Urban Bean Co. is a modern pocket-sized cafe in Downtown Detroit. In a lot of ways it's your typical coffee shop: espresso machine, mellow ambient music, free Internet. But it asserts its personality with spin tables, full-length glass walls, and a startling Wi-Fi password: "EatTheRich."
It may seem like a strange password for a cafe with prices that are in the mid-to-high range (iced coffee, $3.50) but it carries power beyond the price. If you want to access the Web here, you have to adopt the mindset of the proprietor, Josh, who likes to say "eat the rich" by way of farewell. And in the midst of a city blighted beyond recognition from its former heyday, it's not hard to channel the collective angst against the powers that be. Detroit has been abandoned by countless corporations and people, so the people who live here are fiercely loyal to those tenacious remaining local businesses. This means that Detroit has a higher portion of independently owned coffee shops as compared to other cities, and therefore more opportunities for individual expression within them.
In the age of Internet, coffee shops have become a legitimate workplace for millions. As their popularity rises, individual establishments can distinguish themselves from others by focusing on a particular roasting process, type of bean, style of pouring, country of origin, fair wages, and so on. Since Internet is to coffee shops what TV is to sports bars, its only natural that it has emerged as an important characteristic of a business.
Accessing Internet at Starbucks is the same sterile process at every location: find the ubiquitous ATT network and click "Agree" to the unreadable list of Terms and Conditions (which, when you think about it, is a long way of saying "FeedTheRich"). On the other hand, Urban Bean and its ilk have the opportunity to assign a unique signature to their Internet access.
Great Lakes Coffee is a thriving upscale coffee shop and bar in Midtown Detroit. Ask for the Wi-Fi password last winter, and you'd be pointed to a with a black-and-white photo of Marvin Gaye. Which is to say that, if you want to get online, you must first be able to identify and properly spell the name of a popular black artist.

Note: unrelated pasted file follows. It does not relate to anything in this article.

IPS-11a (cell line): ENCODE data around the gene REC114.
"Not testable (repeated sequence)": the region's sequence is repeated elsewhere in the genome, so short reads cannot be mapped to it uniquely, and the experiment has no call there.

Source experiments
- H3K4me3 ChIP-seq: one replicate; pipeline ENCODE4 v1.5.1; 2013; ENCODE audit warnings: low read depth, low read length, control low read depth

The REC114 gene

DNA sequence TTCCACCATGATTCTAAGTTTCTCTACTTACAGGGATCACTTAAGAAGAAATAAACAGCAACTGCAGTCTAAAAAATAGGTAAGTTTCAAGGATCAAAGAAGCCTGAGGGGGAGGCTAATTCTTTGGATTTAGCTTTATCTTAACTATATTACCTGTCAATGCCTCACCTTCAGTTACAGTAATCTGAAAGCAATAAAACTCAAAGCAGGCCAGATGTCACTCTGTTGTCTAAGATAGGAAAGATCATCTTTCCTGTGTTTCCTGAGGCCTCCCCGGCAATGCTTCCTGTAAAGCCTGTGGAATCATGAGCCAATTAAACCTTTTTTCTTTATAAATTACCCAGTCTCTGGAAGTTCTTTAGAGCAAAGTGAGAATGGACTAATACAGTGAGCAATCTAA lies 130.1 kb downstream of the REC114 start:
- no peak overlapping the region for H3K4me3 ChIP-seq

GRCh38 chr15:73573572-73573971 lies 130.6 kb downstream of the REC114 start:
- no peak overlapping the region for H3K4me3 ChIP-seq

Some people take issue with this. For a coffee shop that caters to predominantly white clientele in a predominantly black city, the emphasis on Motown culture could be seen as a contradiction or even exploitation. A more charitable interpretation is that these customers are exactly the people who have the greatest need for reinforcement of Detroit's black culture. In most cases, first-time visitors humbly ask someone else for the password, but in all cases they get a free lesson.
On the other end of the spectrum lies Astro, Corktown's proud and exclusive-feeling coffee shop, which does not provide Internet to its customers at all. This is no oversight; it is a highly conscious decision on the part of Astro's creators who prefer to encourage interpersonal interaction than electronic tunnel-vision. You can bring your laptop if you are determined, but before long you will notice a pronounced lack of electrical outlets. This is just another subtle way that management coaxes customers toward its mindset. That said, Astro regulars can (and do) access unprotected wireless from nearby networks.
I recently visited my sister in Grand Rapids and set up shop in a cute little coffee shop called The Sparrows. In a bubbly voice, the barista told me that the Wi-Fi password was "Hamburgers." All I could think when I typed it into my computer was "I'm not in Detroit anymore."
I work out of coffee shops nearly every day, but I am not a coffee snob. My considerations are as follows: I would like decent tasting drink with caffeine, I would like it not to cost too much, and I would like for no one to have been enslaved in the process of getting it to me. That's about it.
I do, however, appreciate a venue with personality.
Not long ago, Urban Bean's Wi-Fi password was a playful nod to the strip club across the street: "TheOtherGrind." I was getting coffee there recently when a customer hesitantly approached the counter saying that he couldn't get the Wi-Fi to work. "Did you type in 'EatTheRich'?" The barista asked." "Yes" he replied. "Yeah," I interjected, "but did you mean it?"
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